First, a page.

He immortalized the wandering of an era

that seems to have become uprooted.

[ Timer beeping ]

To recreate lost ties,

Qiu wanted to go back to where he grew up --

where the attachment to the land is often born.

By bringing it back to life in pictures,

the photographer drew on both his own roots

and an entire peoples'.

Qiu: [ Speaking foreign language ]

Interpreter: I started taking photos

after graduating from university.

I wanted to make a return

to the photos I'd seen in my youth.

So, when I used people living in the modern world as subjects,

I gave them masks to hide their faces.

That enabled me to recreate scenes

I remembered from my childhood.




[ Car horns honking ]


Henan is the cradle of our civilization.

I've always wanted to photograph this culture of central China.

[ Engines rumbling ]

[ Car horns honking ]

Qiu: [ Speaking foreign language ]

Interpreter: As soon as I stepped off the bus,

people told me that Kaifeng was like Beijing

15 years before.

[ Pop music playing over speakers ]

Kaifeng still has the kind of atmosphere

you found in the old days.

[ Indistinct chatter ]

Qiu: [ Speaking foreign language ]

Interpreter: Change in any period is always the same...

but those arriving today are really violent.

Everywhere is starting to look the same now,

and every town and city is losing its identity.

[ Car horns honking ]

Qiu: [ Speaking foreign language ]

Interpreter: First, you must love your own home.

Then, you can look after it properly.

The trouble is, today,

people are arriving from everywhere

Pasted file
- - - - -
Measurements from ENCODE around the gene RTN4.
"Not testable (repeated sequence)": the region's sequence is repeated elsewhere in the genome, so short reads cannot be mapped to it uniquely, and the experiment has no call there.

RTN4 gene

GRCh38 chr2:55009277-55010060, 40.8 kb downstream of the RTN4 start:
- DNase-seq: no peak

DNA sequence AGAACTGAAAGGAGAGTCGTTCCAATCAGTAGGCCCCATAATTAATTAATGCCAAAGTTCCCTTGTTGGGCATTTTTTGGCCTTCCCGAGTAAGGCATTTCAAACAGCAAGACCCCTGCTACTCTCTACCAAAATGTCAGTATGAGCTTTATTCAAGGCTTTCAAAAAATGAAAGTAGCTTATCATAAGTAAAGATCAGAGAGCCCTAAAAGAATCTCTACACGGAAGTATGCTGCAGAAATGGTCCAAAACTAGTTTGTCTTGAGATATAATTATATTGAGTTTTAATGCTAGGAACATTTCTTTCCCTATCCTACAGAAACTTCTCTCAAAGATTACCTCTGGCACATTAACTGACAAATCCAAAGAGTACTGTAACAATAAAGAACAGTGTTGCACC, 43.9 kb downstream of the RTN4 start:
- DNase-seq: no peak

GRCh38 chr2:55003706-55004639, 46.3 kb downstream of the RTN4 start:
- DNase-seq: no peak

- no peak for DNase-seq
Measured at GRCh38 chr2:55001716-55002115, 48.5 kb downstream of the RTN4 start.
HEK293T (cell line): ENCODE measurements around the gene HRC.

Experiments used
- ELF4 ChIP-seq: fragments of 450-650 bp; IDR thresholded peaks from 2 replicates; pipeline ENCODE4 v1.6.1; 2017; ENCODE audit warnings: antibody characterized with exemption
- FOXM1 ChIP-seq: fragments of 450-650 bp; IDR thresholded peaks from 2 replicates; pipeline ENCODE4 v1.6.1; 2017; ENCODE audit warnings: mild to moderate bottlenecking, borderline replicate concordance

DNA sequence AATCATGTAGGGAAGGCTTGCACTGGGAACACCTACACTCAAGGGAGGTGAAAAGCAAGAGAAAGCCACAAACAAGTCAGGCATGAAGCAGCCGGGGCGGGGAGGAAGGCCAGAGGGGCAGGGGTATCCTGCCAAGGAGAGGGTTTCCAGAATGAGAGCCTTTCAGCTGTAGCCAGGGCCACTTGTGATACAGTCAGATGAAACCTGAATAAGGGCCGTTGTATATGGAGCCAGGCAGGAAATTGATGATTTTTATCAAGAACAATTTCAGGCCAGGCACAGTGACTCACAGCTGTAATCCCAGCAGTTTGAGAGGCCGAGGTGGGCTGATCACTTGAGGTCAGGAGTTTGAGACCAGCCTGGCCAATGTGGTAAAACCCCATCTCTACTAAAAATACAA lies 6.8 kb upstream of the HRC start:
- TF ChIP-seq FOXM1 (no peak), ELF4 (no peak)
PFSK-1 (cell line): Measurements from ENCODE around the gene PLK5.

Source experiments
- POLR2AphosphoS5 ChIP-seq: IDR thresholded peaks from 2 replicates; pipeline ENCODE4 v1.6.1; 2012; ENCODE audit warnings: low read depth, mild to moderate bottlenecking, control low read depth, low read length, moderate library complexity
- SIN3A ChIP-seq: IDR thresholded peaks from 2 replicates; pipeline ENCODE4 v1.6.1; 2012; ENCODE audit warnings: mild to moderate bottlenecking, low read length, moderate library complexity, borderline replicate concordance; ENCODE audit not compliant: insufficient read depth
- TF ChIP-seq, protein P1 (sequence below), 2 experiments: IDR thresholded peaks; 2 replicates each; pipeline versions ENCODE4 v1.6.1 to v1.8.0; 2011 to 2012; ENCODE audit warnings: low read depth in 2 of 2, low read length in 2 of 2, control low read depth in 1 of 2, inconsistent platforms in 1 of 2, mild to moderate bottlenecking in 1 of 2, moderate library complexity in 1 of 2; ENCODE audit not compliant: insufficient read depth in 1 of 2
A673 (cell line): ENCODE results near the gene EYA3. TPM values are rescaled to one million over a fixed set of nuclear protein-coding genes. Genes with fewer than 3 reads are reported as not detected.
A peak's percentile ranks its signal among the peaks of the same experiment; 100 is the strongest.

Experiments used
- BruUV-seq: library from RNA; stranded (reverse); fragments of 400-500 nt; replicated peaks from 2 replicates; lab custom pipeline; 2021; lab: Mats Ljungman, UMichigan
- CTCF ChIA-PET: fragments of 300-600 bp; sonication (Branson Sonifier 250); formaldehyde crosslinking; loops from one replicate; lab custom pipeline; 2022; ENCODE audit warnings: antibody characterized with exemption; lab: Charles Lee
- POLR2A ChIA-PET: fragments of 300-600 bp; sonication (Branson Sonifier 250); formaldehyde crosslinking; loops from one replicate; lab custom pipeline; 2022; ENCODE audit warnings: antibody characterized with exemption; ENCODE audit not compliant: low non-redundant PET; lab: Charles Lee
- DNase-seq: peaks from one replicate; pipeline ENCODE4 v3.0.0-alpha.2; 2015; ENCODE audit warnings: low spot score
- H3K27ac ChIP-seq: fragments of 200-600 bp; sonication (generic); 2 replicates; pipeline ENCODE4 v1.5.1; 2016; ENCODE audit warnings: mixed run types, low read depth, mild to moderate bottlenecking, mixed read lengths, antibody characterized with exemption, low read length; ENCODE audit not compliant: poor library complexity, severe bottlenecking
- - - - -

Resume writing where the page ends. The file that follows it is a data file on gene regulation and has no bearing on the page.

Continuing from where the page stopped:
and merely to satisfy their short-term aims.


From north to south, it's always the same problem.

They're creating built-up areas everywhere.

Everything everywhere is being demolished.


The Chinese are so poor,

money is all they have left.


[ Mechanical whirring ]


Narrator: To find a path through the rubble of Old China,

Qiu will keep searching for remnants of the past

in places that the bulldozers forgot.

By recording the scenes of chaos they came across,

photographers have turned into landscape seismologists.

[ Men shouting ]

What comes next?

What can we say?

And what can we see

beyond China's endless construction sites?


Over the past few years, that difficult question

has been nagging at those who wanted to understand

and bear witness to the transformation.

Perhaps the answers weren't to be found

in the construction sites themselves --

they had already been given --

but elsewhere, where the land was still untouched.

civilization seems to be poised in the balance.

To answer the question of which way to go,

photographers needed to take a higher view

to rise above and to go to the mountain.

[ Indistinct chatter ]

[ All singing in foreign language ]

Dan: [ Speaking foreign language ]

Interpreter: I'm photographing people